Until June 2009, the Jardim Edith favela in São Paulo flanked a busy flyover in the centre of the Brazilian metropolis. Poverty and wealth often live side by side in this country and the settlement in question was surrounded by an ever growing financial and service district.
The powers that be had been striving since 2001 to expel the inhabitants and pave the way for speculative property development but came up against a united and determined association: the Associação de Moradores do Jardim Edith (the association of the inhabitants of the Jardim Edith favela). In that same period, writing began to appear on the shack walls, such as “less corruption, more houses” and “fewer bridges, more houses”.
After opposing the area’s demolition and change of use, the association managed to secure “special social interest zone” status for the favela and requested purpose-designed regenerated housing. Between 2008 and 2010, an agreement was reached with the São Paulo administration and government authorities to create a new and far-reaching city plan.
Designed by MMBB (Fernando de Mello Franco, Marta Moreira and Milton Braga, who with Paulo Mendes da Rocha designed the new national coach museum in Lisbon) and H+F (Eduardo Ferroni and Pablo Hereñú), this project covers an area of 25,500 m² with 252 housing units, each 50 m² in size, complete with public services: a day-care centre (1,400 m²), a catering school (850 m²) and a clinic (1,300 m²). In 2009, the inhabitants agreed to abandon their shantytown peacefully to allow work to commence. The building was completed in May 2013 and will gradually be filled with former inhabitants of the favela.
The architects put all the community structures on the ground floor so that they could also serve the surrounding neighbourhoods, creating a virtuous circle and opportunities for encounter between the former favela community and those working or living in the vicinity. The school, day-care centre and surgery have large accessible roofs for use as terraces and protected public spaces, creating a filter between the metropolitan scale of the city and the smaller residential one.
The 252 apartments are arranged vertically and spread over two longitudinal blocks and two 17-storey towers. Built with the simplest of materials, the towers feature a weave of metal panels and grids. The two end apartments have space for hanging washing out to dry and this can be glimpsed through the grid on the facade, bringing a touch of real life to the rigid construction.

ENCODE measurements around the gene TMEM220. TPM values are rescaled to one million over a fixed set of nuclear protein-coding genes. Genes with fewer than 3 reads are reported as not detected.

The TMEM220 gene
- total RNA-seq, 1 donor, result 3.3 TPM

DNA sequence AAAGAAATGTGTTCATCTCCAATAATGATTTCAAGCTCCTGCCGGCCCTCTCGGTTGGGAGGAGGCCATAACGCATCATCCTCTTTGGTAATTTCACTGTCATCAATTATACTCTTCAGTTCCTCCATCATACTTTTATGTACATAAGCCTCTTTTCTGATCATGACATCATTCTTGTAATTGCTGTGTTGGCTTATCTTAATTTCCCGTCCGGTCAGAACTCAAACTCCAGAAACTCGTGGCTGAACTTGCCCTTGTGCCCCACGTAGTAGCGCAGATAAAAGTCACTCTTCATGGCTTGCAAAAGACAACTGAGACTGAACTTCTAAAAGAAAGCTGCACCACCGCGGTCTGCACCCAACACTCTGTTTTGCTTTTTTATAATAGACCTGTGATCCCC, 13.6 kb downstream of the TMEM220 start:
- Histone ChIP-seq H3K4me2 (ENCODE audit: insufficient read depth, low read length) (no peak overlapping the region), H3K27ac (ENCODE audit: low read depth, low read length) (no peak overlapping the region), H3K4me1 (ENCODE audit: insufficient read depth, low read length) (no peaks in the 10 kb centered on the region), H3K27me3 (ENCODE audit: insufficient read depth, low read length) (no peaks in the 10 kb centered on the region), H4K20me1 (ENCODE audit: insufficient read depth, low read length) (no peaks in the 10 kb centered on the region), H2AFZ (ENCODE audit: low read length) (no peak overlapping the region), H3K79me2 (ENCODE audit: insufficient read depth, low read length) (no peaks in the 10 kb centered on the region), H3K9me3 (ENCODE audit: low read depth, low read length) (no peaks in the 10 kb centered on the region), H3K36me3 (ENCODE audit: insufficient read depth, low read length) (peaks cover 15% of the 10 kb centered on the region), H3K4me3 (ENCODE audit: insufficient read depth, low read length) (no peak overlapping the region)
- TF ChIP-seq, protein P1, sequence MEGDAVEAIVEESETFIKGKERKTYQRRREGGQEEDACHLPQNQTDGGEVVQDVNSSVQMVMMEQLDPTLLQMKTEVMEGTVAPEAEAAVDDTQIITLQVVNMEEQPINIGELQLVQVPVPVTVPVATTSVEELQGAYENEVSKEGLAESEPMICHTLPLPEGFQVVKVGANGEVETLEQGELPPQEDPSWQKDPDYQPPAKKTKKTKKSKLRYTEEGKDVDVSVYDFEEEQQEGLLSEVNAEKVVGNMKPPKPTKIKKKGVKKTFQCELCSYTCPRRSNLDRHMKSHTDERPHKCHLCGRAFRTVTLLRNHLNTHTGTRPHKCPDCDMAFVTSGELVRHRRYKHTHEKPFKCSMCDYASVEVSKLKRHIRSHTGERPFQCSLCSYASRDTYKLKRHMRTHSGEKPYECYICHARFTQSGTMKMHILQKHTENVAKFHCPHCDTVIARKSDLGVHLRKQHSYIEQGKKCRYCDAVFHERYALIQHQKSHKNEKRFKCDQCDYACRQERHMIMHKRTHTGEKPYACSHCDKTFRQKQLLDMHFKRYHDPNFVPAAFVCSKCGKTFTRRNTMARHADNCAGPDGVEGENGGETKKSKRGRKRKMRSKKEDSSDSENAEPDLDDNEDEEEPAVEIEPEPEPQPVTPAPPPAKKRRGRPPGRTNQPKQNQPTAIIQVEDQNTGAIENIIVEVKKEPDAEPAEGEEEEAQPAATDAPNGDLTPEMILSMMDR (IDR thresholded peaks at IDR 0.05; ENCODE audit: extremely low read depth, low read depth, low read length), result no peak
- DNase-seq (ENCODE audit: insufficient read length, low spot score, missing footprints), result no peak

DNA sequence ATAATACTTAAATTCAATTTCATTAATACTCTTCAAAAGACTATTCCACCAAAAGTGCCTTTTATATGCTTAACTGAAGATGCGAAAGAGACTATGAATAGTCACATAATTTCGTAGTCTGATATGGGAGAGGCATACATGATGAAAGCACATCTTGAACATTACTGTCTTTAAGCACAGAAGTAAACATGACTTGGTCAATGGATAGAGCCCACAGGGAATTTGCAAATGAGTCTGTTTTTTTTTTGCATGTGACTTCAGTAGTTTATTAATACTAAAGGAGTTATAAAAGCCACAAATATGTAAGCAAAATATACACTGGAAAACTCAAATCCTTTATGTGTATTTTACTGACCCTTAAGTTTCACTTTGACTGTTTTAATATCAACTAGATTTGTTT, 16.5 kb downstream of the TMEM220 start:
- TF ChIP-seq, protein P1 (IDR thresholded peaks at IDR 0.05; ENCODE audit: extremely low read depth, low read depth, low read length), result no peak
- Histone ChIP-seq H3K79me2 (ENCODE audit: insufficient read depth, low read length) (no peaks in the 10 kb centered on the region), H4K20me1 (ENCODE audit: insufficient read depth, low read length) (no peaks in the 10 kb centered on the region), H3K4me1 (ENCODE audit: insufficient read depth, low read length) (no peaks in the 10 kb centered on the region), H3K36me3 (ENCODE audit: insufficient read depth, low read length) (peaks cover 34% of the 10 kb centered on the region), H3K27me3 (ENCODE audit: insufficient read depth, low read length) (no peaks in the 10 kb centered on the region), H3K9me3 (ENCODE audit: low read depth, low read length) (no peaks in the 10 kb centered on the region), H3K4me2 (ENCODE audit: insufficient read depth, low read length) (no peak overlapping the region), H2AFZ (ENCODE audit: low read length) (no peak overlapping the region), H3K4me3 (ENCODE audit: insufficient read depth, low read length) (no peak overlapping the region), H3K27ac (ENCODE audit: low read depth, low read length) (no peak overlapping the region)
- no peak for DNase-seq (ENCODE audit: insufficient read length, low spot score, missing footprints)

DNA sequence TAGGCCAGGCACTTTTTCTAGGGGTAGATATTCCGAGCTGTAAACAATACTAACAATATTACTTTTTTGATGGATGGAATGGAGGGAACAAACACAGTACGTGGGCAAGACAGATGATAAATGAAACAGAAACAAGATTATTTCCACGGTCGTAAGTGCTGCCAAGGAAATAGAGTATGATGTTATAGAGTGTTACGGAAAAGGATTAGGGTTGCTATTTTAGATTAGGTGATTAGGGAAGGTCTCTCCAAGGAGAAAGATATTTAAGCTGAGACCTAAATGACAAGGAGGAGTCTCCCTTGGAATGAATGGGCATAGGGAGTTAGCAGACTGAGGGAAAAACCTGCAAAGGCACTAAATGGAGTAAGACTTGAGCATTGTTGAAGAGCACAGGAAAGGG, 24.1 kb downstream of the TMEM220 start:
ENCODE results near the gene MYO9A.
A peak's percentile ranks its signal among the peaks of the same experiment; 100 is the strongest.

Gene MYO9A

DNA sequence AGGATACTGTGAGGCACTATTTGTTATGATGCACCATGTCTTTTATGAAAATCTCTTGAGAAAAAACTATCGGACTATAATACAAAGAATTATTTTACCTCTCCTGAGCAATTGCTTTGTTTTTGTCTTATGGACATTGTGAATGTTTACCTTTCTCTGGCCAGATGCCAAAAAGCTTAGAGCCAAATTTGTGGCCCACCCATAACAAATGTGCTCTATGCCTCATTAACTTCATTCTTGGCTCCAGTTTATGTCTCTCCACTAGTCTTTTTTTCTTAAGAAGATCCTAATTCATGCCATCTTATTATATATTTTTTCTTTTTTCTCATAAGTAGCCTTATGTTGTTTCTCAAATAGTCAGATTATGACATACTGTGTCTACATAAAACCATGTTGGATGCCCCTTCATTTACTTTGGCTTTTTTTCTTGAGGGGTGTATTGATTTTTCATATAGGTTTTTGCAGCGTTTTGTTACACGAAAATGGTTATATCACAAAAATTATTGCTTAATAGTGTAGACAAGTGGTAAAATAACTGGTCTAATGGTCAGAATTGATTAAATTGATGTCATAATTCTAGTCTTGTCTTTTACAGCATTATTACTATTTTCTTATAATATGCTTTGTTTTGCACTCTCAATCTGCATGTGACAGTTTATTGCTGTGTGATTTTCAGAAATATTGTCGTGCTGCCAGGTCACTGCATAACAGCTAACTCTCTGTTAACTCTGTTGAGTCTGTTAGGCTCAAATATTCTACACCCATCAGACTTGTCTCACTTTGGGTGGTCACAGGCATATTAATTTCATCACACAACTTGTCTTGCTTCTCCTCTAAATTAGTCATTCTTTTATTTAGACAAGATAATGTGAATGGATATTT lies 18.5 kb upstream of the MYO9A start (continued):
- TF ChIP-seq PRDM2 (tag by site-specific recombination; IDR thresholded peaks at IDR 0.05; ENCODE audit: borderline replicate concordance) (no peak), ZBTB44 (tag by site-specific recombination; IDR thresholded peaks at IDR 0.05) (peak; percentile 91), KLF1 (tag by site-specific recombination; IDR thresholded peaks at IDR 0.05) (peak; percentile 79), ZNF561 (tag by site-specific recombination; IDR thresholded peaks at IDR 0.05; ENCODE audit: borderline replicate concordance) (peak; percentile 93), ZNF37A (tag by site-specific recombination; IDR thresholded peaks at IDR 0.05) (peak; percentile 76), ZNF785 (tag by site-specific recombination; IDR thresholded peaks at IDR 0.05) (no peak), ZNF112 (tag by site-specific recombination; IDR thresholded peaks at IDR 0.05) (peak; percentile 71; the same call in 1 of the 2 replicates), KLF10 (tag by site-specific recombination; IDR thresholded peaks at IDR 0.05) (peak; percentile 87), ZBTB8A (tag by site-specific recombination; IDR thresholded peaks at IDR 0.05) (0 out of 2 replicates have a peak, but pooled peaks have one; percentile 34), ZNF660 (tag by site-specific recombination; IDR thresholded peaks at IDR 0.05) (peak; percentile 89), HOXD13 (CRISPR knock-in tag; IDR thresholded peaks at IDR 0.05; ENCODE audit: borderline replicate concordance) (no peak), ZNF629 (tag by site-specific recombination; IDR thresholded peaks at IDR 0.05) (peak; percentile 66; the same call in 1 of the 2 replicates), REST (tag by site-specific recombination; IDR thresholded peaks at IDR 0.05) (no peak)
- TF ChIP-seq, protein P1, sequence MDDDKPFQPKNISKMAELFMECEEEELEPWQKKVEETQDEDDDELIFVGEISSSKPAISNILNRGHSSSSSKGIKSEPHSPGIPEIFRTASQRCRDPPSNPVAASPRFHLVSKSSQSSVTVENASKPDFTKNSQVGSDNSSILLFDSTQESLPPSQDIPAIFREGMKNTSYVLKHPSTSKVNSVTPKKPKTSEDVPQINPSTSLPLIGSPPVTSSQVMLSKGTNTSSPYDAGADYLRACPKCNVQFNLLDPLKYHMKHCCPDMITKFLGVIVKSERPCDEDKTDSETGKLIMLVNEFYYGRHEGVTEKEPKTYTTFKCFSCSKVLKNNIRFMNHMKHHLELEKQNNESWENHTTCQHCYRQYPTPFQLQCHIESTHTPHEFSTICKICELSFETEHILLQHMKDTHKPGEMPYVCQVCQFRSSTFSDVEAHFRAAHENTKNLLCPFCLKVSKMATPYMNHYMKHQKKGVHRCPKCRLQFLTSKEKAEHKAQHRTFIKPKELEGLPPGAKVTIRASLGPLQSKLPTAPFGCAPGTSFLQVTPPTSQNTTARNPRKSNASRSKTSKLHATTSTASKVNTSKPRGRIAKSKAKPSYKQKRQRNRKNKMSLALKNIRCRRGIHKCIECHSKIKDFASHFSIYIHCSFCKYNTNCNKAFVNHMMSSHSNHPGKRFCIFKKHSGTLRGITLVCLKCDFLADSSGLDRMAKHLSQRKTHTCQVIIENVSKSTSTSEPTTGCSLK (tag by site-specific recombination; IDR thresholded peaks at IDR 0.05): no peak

The resources available were extremely limited, the theme complex and the context difficult but the architects focused strongly on the juxtaposition of all the elements and lightened the masses with colour: from bright green for the interiors to purple, orange and blue in the communal areas. The gamble of forging a positive future for this social housing complex now lies in its appropriation by the former inhabitants of the Jardim Edith favela.
Jardim Edith Social Housing Complex
Architects: MMBB (Fernando de Mello Franco, Marta Moreira, Milton Braga) & H+F (Eduardo Ferroni, Pablo Hereñú)
MMBB – Eduardo Martini, Marina Sabino, Cecilia Góes, Gleuson Pinheiro Silva, Adriano Bergemann, André Rodrigues Costa, Maria João Figueiredo, Martin Benavidez, Naná Rocha, Tiago Girao, Giovanni Meirelles, Guilherme Pianca, Giselle Mendonça, Eduardo Pompeo, Rafael Monteiro, Lucas Vieira
H+F – Tammy Almeida, Joel Bages, Natália Tanaka, Diogo Pereira, Gabriel Rocchetti, Danilo Hideki, Thiago Benucci, Mariana Puglisi, Luca Mirandola, Thiago Moretti, Luisa Fecchio, Bruno Nicoliello, Renan Kadomoto, Carolina Domshcke
Client: Prefeitura Municipal de São Paulo – Secretaria Municipal da Habitação (Sehab/Habi)
Project Coordinator: Luiz Fernando Fachini
Construction: KALLAS Engenharia
Construction management: Consórcio Bureau Sistema PRI
Structural engineering: Kurkdjian e Fruchtengarten Engenheiros Associados (2008); Projetal Projeto Estrutural e Consultoria (2010)
Plant Engineering: MAG Projesolos Engenheiros Associados (2008); Alarcon Engenheiros Associados (2010)
Landscape design: Suzel Márcia Maciel (2008); Ricardo Vianna, Bonsai Paisagismo (2010)
Survey: Geosolo Geotecnia e Engenharia de Solos
Electrical and hydraulic installations: PHE Projetos Hidráulicos e Elétricos
Built area: 25.714 m²
Design phase: April 2008 – July 2012
Construction phase: February 2011 – May 2013